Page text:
Father of Cinematography's archive comes to Leeds


An archive of material from a pioneer of cinematography has made a transatlantic journey to the University of Leeds.

Technical drawings and letters form part of a new archive of material belonging to Louis le Prince – hailed by many as the Father of Cinematography.

The collection has found a new home in the Leeds Philosophical and Literary Society’s archives, held in the University’s Special Collections.

It was in Roundhay Park Gardens and on Leeds Bridge that Le Prince used a single-lens camera to film the world’s first moving pictures in 1888 – several years before other inventors, including Thomas Edison and the Lumiƃ¨re brothers. At the time, the Frenchman was a member of Leeds Philosophical and Literary Society. 

Le Prince was never able to bring his invention to the public notice or claim credit for it – he vanished in 1890 after apparently boarding a train from Dijon to Paris. Various theories have been put forward about his disappearance, including suicide and murder, but the true story remains a mystery. 

After Le Prince’s disappearance, Thomas Edison claimed credit for the invention of the cinematography. Although the claim was successfully disputed by le Prince’s family, his achievements have nevertheless been largely unrecognised. 

Laurie Snyder, Le Prince’s great-great-granddaughter, visited Special Collections at the University, bringing his remaining archive to Leeds from her home in Memphis, USA.

The acquisition was made at the suggestion of Leeds-born filmmaker and le Prince expert David Wilkinson, and coincided with the release of his documentary about le Prince’s life – The First Film. 

Laurie, who works for the University of Memphis, said: “I’ve worked in museums for years and understand archives, so I knew these materials needed to be somewhere where they’d be accessible to people who want to research le Prince. 

“I really hope that the film will spark an interest in him and that people will take a fresh look at the materials in his archive. The drawings showing the mechanisms of the camera, for instance; I’m sure that someone with an understanding of technology may see something about his process that no-one else has interpreted before.”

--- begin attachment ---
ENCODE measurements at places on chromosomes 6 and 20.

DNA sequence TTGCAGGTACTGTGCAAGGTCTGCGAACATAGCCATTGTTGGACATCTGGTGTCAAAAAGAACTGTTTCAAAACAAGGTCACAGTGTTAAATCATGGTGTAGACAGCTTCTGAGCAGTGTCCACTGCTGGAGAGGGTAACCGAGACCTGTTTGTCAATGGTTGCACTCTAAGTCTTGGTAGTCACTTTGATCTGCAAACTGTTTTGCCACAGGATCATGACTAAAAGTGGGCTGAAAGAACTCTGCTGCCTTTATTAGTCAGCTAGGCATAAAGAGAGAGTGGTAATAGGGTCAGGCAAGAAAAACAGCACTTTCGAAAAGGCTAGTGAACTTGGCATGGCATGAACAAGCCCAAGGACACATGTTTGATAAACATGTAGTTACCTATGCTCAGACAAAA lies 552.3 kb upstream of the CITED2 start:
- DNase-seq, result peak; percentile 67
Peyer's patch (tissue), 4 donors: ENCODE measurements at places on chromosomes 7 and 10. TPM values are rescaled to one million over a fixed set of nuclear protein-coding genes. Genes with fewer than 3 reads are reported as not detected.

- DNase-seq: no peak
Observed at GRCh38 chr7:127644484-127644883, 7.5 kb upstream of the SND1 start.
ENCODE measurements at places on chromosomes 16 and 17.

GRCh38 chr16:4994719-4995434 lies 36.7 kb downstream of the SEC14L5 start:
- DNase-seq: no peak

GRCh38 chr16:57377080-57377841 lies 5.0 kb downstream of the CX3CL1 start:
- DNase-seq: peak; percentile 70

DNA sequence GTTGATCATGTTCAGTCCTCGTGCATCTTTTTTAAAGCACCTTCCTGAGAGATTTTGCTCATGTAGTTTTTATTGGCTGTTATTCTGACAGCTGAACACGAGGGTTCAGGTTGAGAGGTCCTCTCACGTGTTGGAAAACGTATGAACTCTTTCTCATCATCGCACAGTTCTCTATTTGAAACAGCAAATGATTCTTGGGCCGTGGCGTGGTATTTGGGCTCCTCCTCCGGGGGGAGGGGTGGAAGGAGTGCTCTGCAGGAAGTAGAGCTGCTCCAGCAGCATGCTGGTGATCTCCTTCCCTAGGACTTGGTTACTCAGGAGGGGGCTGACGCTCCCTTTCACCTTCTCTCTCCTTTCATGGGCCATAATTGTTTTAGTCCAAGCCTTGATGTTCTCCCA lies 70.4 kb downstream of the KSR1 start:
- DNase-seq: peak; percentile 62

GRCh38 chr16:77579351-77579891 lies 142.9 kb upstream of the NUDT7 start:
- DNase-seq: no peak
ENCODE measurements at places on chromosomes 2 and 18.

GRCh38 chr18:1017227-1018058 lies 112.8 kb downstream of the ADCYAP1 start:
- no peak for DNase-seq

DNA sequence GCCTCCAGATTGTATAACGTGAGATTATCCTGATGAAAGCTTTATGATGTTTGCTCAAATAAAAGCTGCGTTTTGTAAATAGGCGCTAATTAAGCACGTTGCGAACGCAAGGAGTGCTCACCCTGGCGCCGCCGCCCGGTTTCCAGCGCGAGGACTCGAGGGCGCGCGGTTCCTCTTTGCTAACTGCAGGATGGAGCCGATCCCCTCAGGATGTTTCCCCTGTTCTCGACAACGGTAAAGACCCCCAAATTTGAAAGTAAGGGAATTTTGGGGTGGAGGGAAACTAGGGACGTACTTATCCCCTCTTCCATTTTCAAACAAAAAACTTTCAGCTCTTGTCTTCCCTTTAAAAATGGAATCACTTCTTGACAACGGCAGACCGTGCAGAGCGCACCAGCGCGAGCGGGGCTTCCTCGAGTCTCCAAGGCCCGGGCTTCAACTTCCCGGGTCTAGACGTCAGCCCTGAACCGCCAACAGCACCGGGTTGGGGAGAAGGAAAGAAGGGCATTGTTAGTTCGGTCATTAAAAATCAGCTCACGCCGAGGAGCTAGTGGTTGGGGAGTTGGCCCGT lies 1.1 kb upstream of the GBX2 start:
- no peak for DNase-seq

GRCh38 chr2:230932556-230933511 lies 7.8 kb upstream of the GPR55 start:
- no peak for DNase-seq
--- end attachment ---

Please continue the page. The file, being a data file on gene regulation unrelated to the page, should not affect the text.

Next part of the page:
Professor Joyce Hill, Philosophical and Literary Society President, accepted the donation of the archive on behalf of the society at an event in the University’s Brotherton Library.

She said: “We’re absolutely delighted that Laurie agreed to give us this archive and are thrilled that Special Collections share our excitement. These unique materials will form part of the Society’s larger archive, which is kept here at the University. It means they will be publicly available under appropriately controlled conditions. 

“Together with Special Collections, we are also hoping to digitise le Prince’s archive collection to bring it to an even wider audience.”

The First Film received a gala showing at the Hyde Park Picture House in Leeds on July 1; the documentary is now on general release and is featuring in several European film festivals this year. For details and to view the film trailer, see www.thefirstfilm.co.uk

For information about the Leeds Philosophical and Literary Society, one of the oldest civic societies in Leeds, see www.leedsphilandlit.org.uk

Further information

For interviews, contact University of Leeds press officer Gareth Dant on 0113 343 3996 or g.j.dant@leeds.ac.uk.

Special Collections

The University boasts one of the finest collections of rare books and manuscripts in the world in its Special Collections, housed in the Brotherton Library. It is the only library to have five of its Special Collections awarded Designated Status – recognised as collections of outstanding international importance – by the Arts Council. 

The breadth of the subjects is exceptional, from exquisite photographs of pre-revolutionary Russia to books dating from the beginning of printing, as well as the archives of some of the 20th century’s most influential poets and writers, and much more.